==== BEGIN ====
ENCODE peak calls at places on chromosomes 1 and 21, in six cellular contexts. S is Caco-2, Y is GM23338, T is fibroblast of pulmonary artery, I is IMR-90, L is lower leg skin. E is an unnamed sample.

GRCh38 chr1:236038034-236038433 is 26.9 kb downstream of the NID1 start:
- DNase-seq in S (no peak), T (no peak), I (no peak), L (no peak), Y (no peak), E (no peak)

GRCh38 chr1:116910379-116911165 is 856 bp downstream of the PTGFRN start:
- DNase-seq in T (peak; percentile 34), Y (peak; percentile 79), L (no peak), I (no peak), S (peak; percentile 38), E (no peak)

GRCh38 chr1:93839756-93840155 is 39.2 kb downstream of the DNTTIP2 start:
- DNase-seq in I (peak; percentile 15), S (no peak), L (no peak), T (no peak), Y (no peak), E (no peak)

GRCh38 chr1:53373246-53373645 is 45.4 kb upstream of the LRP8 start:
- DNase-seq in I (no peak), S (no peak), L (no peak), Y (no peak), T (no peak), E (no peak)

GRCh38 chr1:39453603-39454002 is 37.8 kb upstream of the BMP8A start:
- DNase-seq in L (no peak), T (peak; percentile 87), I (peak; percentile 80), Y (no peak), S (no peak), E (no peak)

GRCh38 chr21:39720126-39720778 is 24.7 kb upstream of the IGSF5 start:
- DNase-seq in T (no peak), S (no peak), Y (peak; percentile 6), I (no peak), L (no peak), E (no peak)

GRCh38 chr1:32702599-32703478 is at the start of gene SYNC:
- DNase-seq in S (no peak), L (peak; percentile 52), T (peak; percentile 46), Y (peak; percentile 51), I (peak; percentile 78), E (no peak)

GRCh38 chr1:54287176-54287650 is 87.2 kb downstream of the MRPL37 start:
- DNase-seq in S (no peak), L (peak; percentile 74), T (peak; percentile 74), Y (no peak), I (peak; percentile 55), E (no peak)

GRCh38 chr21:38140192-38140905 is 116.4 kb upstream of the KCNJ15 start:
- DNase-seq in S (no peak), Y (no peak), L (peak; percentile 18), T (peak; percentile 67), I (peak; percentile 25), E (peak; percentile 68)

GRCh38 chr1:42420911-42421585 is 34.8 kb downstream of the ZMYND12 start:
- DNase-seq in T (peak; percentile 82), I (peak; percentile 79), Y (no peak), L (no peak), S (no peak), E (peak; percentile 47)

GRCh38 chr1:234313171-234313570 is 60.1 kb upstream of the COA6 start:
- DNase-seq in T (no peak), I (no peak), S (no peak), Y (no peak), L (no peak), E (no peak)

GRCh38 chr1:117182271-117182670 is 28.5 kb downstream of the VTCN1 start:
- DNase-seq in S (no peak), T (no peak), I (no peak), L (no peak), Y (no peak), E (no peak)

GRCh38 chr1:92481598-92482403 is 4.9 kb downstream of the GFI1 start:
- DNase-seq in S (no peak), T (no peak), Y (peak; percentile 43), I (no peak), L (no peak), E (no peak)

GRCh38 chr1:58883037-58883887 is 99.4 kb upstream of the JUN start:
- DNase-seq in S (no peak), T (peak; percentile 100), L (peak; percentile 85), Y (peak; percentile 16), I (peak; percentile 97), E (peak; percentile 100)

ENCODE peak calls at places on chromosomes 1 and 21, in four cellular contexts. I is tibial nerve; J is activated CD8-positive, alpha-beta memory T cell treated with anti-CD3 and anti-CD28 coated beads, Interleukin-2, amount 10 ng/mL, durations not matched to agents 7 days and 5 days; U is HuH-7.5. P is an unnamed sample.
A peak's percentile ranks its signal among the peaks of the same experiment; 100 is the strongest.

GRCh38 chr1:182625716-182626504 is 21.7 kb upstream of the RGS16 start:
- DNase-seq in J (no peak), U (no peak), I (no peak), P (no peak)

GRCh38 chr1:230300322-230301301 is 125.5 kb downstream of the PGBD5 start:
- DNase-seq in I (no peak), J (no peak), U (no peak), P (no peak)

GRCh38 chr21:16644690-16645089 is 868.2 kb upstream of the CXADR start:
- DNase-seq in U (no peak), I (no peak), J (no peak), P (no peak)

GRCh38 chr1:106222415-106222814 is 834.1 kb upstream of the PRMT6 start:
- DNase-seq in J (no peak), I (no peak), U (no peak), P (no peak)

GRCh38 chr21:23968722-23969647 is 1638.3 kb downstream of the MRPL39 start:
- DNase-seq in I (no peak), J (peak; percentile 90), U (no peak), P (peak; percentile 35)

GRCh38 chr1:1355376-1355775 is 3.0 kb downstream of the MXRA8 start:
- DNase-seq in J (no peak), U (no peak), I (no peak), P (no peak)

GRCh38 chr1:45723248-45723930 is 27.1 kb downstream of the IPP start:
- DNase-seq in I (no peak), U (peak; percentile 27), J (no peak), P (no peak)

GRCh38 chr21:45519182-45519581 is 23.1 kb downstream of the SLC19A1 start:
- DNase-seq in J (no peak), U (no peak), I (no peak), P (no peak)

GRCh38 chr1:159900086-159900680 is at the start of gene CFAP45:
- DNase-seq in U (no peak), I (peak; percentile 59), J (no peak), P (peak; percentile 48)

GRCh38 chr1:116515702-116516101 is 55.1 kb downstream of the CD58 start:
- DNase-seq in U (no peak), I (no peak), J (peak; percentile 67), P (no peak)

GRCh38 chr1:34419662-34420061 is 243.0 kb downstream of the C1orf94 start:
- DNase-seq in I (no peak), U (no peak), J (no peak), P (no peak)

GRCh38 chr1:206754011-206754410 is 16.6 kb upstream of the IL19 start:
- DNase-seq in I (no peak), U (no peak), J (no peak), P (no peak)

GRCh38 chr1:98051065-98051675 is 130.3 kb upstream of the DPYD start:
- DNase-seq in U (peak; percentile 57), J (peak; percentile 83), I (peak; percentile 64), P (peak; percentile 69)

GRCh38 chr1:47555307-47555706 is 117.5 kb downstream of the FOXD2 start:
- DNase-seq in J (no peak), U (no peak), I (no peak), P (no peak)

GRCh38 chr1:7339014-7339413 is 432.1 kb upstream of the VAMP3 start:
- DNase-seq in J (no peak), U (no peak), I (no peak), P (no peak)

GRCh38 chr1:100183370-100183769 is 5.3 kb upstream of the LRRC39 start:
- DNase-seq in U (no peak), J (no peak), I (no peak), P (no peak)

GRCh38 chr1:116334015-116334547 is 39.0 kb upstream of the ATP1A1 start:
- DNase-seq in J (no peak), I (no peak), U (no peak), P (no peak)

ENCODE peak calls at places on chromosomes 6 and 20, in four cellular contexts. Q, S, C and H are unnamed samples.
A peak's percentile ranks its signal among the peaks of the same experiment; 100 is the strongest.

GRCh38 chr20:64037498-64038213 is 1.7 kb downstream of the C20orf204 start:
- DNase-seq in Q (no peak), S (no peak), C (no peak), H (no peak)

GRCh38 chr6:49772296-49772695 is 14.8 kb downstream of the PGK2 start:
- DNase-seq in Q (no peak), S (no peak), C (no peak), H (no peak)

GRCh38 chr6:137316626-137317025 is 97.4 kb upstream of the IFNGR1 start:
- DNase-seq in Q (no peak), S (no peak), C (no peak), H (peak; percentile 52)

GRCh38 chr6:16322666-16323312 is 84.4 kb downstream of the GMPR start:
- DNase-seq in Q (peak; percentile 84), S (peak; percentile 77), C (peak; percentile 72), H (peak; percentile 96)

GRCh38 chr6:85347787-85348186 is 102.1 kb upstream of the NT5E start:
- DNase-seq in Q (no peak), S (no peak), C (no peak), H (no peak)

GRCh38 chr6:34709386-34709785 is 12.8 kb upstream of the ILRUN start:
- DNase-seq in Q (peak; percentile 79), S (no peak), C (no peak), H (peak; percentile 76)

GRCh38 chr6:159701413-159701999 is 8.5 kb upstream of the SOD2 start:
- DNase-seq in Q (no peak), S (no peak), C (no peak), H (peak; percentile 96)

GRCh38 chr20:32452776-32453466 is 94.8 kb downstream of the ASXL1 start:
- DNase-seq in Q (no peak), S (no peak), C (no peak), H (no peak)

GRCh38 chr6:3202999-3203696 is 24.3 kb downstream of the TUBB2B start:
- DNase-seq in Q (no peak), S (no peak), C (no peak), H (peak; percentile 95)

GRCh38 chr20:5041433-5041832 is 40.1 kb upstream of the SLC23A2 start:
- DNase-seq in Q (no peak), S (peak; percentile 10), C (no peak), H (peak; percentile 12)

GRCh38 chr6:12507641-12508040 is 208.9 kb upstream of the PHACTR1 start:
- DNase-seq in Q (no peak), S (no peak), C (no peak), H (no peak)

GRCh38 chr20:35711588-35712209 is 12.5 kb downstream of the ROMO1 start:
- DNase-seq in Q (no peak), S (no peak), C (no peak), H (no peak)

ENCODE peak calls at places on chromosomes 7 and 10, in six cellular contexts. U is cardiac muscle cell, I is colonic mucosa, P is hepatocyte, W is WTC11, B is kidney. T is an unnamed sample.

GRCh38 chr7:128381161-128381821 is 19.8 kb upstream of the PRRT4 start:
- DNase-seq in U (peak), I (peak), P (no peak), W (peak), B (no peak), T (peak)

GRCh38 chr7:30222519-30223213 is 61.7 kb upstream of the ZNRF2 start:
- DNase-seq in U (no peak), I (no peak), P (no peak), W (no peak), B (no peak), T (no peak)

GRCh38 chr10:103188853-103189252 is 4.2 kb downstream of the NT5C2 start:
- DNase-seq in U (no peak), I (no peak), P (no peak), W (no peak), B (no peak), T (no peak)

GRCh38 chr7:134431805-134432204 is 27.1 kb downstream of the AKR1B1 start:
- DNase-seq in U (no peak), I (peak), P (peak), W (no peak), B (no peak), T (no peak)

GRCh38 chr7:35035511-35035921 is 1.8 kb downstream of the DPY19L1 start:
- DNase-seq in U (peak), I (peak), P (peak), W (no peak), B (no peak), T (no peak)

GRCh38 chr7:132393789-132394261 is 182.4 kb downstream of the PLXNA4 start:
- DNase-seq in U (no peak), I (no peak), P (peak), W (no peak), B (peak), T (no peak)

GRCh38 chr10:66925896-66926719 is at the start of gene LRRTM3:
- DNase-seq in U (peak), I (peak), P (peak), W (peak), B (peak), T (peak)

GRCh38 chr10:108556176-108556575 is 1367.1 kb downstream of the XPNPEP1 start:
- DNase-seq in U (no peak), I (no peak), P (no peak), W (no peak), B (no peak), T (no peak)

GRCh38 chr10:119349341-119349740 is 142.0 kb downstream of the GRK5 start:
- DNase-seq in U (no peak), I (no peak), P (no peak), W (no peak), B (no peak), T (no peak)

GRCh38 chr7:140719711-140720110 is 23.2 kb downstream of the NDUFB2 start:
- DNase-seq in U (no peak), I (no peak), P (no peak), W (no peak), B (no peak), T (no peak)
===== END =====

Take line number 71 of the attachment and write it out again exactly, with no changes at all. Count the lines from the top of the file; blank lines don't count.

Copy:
- DNase-seq in Q (no peak), S (no peak), C (no peak), H (no peak)